The number of bicyclists on New York City streets is about to increase remarkably. After the city’s bike-share program starts next month, up to 10,000 public bicycles will eventually be available.
Obviously that’s a lot of bikes. What needs to happen, to make sure the bike-share program does not put more people at risk of New York bicycle accidents?
City Comptroller John Liu has already expressed concern about the program. He is worried not only about injuries to bikers, but also the dangers to pedestrians from bikers.
In a press release on June 25, Liu used biking metaphors to call attention to some of the potential problems. “In the rush to place ten thousand bicycles on our streets, City Hall may have pedaled past safety measures,” Liu asserted. In doing so, he said, the city “risks significantly exacerbating the number of injuries and fatalities of both bikers and pedestrians, especially those most vulnerable like young children and seniors.”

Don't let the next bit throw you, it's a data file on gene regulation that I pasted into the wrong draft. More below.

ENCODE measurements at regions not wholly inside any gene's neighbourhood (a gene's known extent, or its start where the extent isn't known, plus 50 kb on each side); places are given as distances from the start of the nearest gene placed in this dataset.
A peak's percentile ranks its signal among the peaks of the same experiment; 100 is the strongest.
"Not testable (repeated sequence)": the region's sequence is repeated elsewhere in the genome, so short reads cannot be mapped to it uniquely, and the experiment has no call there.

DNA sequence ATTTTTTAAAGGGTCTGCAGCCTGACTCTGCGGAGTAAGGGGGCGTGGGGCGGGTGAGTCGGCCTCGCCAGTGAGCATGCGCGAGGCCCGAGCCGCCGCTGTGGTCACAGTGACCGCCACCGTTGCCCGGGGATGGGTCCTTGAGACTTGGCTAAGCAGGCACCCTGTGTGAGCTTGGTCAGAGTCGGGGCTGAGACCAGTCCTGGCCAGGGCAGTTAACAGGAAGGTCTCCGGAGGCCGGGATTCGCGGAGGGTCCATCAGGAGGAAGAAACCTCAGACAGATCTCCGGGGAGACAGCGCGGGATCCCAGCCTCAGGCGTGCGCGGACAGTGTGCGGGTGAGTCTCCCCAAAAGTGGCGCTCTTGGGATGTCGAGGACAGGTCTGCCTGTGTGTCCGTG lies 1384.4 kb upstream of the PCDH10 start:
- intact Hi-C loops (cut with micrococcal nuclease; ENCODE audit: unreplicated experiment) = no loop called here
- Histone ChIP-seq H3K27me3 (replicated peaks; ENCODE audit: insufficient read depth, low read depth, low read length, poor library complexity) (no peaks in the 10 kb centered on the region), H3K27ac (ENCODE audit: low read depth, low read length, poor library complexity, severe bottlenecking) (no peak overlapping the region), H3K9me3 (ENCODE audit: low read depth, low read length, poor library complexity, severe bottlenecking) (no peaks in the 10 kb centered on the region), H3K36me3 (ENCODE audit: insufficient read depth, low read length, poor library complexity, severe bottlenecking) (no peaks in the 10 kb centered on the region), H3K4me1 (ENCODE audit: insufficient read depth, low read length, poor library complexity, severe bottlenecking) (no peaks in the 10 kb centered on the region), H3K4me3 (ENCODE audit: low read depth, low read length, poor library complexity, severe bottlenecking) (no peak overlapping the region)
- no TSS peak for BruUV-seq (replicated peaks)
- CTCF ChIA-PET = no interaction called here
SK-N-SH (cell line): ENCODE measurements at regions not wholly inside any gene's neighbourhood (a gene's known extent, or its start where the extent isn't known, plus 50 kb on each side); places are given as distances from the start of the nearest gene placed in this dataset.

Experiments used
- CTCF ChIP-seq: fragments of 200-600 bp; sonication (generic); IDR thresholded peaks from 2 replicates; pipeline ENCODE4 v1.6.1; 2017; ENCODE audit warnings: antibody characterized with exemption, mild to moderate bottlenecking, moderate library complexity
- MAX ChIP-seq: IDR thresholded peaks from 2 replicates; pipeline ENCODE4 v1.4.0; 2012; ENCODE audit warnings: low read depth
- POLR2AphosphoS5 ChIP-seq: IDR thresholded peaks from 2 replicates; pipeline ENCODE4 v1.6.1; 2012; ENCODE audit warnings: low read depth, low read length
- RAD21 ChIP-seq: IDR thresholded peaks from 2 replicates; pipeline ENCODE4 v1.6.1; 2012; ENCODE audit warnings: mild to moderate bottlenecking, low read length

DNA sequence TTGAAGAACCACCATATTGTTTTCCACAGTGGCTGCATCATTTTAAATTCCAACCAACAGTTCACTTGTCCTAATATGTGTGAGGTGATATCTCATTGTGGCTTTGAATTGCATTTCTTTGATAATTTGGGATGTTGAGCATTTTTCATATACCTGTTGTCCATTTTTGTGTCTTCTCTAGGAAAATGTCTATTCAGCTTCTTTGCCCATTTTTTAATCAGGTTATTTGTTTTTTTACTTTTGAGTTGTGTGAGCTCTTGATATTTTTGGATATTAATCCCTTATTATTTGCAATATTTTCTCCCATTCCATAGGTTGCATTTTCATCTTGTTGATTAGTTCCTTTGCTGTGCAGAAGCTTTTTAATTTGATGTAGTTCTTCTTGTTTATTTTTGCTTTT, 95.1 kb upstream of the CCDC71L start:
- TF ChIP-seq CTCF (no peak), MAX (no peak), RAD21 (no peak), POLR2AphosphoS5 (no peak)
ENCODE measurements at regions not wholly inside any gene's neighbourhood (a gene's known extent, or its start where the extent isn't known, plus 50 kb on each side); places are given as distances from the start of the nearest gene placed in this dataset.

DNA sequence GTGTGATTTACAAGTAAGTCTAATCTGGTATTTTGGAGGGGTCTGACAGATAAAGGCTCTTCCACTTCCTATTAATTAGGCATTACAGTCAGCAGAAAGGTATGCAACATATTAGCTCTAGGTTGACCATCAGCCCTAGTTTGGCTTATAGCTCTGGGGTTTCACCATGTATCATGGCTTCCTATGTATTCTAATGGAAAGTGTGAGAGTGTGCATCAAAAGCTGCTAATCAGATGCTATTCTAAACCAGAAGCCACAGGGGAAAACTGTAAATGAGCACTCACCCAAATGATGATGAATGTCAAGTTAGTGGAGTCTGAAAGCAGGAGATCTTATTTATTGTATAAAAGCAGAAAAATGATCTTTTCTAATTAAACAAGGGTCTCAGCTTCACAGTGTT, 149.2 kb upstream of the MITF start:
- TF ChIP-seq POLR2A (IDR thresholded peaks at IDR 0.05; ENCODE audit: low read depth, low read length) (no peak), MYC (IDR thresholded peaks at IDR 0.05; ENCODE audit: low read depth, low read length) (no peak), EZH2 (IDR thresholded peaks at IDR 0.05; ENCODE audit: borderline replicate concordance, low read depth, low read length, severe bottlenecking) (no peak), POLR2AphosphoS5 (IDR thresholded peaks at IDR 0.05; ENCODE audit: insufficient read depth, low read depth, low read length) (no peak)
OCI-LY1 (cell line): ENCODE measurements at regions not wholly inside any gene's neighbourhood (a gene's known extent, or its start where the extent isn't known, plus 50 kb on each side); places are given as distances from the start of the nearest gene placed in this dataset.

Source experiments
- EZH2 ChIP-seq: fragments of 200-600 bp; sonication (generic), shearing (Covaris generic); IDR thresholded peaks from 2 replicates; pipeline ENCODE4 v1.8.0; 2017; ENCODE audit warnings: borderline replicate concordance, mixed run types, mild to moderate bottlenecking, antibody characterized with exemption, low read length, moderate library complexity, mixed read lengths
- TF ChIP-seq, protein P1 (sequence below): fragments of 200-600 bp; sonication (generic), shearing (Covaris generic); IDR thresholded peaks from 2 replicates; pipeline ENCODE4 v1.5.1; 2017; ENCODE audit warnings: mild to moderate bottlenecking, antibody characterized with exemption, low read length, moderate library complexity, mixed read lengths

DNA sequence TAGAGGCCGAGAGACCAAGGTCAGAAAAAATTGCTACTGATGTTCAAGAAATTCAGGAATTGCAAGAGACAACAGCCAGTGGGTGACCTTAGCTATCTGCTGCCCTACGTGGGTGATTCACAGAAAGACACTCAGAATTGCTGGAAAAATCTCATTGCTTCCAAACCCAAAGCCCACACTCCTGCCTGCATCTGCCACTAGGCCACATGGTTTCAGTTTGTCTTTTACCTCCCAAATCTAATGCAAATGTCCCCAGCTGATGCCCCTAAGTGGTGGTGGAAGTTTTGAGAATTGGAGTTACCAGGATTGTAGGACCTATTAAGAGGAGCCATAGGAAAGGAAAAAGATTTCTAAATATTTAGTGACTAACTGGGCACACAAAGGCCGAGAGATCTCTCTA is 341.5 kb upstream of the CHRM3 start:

Liu’s criticisms of the bike-share program go beyond the human cost of injuries from bike accidents, of course. As the city comptroller, he is also understandably concerned about the possibility that such accidents will increase the number of legal claims against the city.
It is by no means clear, however, that increasing the number of bicyclists will result in diminished safety. It could be that, in practice, biking will become safer after bike-share is rolled out, due to a “safety in numbers” effect.
In other words, the more that motorists and pedestrians become sensitized to the presence of bikes, the fewer accidents there may be.
Source: “Despite Media Posturing, Liu’s Bike-Share Report Mostly Calls for Safer Streets,” Streetsblog, Noah Kazis, 6-25-12